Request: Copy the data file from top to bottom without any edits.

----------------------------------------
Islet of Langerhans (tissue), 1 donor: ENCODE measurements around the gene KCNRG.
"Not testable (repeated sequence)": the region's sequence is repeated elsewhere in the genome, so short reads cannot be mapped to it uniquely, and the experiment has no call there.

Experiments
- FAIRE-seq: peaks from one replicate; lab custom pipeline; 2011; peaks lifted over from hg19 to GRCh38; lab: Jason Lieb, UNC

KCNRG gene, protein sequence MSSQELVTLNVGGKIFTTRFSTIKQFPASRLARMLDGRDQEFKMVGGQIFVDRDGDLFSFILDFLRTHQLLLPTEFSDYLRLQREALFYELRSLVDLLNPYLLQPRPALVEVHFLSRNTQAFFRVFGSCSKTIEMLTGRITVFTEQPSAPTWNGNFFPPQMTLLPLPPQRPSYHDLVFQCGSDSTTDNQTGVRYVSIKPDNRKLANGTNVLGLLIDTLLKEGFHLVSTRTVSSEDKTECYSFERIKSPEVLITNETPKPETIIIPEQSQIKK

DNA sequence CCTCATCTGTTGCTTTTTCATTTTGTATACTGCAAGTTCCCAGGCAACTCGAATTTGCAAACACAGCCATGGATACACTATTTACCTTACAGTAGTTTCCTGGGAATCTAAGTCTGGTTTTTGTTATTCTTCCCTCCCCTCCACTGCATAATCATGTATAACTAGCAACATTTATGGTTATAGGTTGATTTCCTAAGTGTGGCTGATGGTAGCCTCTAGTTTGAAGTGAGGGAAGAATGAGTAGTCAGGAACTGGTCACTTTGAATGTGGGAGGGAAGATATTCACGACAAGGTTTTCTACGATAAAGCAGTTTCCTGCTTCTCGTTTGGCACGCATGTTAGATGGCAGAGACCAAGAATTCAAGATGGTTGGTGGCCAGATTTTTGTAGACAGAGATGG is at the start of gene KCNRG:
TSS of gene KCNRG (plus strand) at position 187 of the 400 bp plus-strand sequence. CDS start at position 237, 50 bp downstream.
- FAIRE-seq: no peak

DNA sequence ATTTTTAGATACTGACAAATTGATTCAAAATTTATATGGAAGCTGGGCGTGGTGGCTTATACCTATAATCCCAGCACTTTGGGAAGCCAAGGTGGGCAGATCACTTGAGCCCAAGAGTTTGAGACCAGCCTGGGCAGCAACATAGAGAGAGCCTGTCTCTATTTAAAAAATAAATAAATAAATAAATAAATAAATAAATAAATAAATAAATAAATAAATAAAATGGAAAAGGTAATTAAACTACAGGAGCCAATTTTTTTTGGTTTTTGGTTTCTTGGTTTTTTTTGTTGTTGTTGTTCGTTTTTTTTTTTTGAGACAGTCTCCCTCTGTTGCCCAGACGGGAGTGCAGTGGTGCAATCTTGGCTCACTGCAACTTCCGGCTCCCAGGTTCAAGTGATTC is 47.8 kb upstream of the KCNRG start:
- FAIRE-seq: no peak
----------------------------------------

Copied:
Islet of Langerhans (tissue), 1 donor: ENCODE measurements around the gene KCNRG.
"Not testable (repeated sequence)": the region's sequence is repeated elsewhere in the genome, so short reads cannot be mapped to it uniquely, and the experiment has no call there.

Experiments
- FAIRE-seq: peaks from one replicate; lab custom pipeline; 2011; peaks lifted over from hg19 to GRCh38; lab: Jason Lieb, UNC

KCNRG gene, protein sequence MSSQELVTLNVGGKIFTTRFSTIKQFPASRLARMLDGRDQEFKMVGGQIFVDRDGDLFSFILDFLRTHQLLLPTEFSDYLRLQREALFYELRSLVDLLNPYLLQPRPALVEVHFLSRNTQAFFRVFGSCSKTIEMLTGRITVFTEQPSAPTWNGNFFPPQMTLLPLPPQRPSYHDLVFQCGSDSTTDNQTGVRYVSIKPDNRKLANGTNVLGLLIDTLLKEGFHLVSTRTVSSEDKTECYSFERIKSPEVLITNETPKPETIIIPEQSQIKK

DNA sequence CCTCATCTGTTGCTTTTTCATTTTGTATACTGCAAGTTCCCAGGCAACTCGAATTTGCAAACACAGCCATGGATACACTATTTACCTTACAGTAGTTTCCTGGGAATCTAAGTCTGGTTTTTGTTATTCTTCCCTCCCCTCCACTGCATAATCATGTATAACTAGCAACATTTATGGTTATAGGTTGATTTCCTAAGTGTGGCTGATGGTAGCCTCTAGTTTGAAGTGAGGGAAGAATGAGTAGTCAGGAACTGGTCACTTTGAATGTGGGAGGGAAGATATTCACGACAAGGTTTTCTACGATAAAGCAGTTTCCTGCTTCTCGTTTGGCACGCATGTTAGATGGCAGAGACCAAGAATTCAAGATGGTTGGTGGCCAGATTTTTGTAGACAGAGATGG is at the start of gene KCNRG:
TSS of gene KCNRG (plus strand) at position 187 of the 400 bp plus-strand sequence. CDS start at position 237, 50 bp downstream.
- FAIRE-seq: no peak

DNA sequence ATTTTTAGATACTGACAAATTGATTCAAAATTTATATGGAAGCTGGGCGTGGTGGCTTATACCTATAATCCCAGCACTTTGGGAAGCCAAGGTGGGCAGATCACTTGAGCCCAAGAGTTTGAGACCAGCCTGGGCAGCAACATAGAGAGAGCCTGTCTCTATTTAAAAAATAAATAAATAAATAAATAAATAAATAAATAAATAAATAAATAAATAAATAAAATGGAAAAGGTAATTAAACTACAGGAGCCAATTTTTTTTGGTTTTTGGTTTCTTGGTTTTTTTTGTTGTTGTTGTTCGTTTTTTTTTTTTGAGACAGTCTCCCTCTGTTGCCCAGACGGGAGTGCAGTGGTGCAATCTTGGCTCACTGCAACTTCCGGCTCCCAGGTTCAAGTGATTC is 47.8 kb upstream of the KCNRG start:
- FAIRE-seq: no peak